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Spaghetti with Regulation Sauce

Restaurant owners work overtime to figure out Obamacare.

Dec 31, 2012, Vol. 18, No. 16 • By KATE HAVARD
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“That’s not something you want to find out on December 31, 2013, and then have to implement it on January 1, 2014,” says Michelle Reinke, a health care expert at the National Restaurant Association.

She says that throughout the regulatory public comment process, the association has requested flexibility with certain regulations, and hopes things will become clearer once the “guidance” hardens into rules. “Restaurant owners need to educate themselves about how the law will impact their business and their employees,” she said. “But until all the rules are on the table, it’s hard to make decisions about the future.”

For businessmen like the Italian restaurant owner, the uncertainty is the crusher. He doesn’t know yet whether he’ll be in the over-50 or under-50 employees category, so all he can do is hunker down and try to collect his data. He doesn’t know if he’ll be able to afford the health insurance plan he currently has for his employees once more of his workers qualify (until now, he has counted 34 hours per week, not 30, as full time). Does he need to change plans? If he’s not at the 50-employee mark, will he be able to afford covering any of his employees or have to drop health coverage altogether?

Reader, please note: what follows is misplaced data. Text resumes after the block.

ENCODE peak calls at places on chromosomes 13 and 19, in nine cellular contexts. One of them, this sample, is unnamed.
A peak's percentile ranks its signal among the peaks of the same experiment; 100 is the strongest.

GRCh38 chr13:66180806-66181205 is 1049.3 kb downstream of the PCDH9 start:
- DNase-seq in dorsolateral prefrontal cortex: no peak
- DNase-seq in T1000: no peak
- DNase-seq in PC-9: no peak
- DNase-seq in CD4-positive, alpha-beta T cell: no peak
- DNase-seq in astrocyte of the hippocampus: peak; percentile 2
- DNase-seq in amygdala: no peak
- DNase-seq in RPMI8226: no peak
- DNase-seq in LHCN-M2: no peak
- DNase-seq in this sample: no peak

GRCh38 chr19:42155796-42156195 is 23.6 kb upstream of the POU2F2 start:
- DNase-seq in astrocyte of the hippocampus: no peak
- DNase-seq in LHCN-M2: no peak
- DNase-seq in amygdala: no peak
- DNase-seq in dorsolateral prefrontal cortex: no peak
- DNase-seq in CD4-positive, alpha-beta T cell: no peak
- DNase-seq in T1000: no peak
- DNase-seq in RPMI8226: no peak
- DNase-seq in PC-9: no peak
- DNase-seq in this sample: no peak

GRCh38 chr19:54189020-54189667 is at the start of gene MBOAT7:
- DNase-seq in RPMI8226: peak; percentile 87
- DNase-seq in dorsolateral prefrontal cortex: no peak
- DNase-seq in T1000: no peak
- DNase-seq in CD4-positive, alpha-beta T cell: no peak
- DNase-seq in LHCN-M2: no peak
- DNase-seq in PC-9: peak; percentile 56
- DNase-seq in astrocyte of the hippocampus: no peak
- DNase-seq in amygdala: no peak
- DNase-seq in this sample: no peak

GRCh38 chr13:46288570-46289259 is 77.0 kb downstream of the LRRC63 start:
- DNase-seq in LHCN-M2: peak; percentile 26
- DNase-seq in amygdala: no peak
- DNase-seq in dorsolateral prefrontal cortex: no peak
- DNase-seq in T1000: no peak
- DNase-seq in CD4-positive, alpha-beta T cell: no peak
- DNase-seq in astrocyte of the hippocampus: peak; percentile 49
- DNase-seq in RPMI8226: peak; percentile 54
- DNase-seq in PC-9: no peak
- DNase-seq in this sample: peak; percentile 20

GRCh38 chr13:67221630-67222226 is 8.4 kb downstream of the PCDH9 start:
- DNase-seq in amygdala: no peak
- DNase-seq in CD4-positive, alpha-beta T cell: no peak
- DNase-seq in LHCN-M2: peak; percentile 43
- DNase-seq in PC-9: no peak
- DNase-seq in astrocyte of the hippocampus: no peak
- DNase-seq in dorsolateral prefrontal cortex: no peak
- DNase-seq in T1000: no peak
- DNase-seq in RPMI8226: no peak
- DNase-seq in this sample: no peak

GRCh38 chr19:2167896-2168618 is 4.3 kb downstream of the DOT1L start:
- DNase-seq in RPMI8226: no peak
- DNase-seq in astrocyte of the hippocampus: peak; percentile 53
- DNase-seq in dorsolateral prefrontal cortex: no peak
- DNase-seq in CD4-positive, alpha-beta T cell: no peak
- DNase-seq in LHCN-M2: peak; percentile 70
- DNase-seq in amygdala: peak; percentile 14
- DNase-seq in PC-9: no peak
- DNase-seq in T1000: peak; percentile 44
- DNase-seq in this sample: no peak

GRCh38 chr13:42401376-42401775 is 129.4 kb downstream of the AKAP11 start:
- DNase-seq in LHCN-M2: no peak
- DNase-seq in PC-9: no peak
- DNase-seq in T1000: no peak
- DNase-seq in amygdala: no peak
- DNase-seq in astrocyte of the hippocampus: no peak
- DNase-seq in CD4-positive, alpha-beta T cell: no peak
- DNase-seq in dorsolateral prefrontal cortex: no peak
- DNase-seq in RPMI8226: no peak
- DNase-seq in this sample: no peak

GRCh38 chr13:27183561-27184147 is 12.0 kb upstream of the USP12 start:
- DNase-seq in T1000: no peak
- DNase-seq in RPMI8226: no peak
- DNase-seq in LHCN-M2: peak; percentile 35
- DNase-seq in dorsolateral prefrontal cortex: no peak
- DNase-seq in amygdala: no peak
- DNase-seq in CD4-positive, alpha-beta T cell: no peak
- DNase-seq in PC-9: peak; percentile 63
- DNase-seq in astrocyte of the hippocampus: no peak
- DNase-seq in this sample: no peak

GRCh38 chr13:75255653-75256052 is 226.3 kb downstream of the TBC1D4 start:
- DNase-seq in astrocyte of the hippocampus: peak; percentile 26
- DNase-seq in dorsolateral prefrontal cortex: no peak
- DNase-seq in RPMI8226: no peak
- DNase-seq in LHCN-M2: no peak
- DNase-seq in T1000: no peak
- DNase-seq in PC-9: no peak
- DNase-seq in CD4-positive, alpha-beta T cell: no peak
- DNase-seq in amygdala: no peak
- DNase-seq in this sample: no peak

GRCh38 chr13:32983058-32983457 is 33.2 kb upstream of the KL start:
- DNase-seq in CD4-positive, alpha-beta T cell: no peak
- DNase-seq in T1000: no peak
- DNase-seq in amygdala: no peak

All of this remains unclear. There is something, however, that he knows for sure. In the 1990s, he grew the restaurant, tacking on a sprawling complex to the little bar and kitchen where his Italian immigrant parents served spaghetti and meatballs starting in the early 1950s. He doubled its size.

He also laid the groundwork for further expansion. “When we re-engineered this building, we left in place the structure to support a 120-seat catering hall on the second level,” he says. Now, it’s out of the question.

“I’d always thought I’d do what my dad did,” he says. “He was working in here till he was 73 and had a massive heart attack and died.”

“I always thought I would be happy to be that old and work in here until my last day,” he says. “Now, I’m seriously contemplating retiring for the first time in my life.”

Kate Havard is an editorial assistant at The Weekly Standard.

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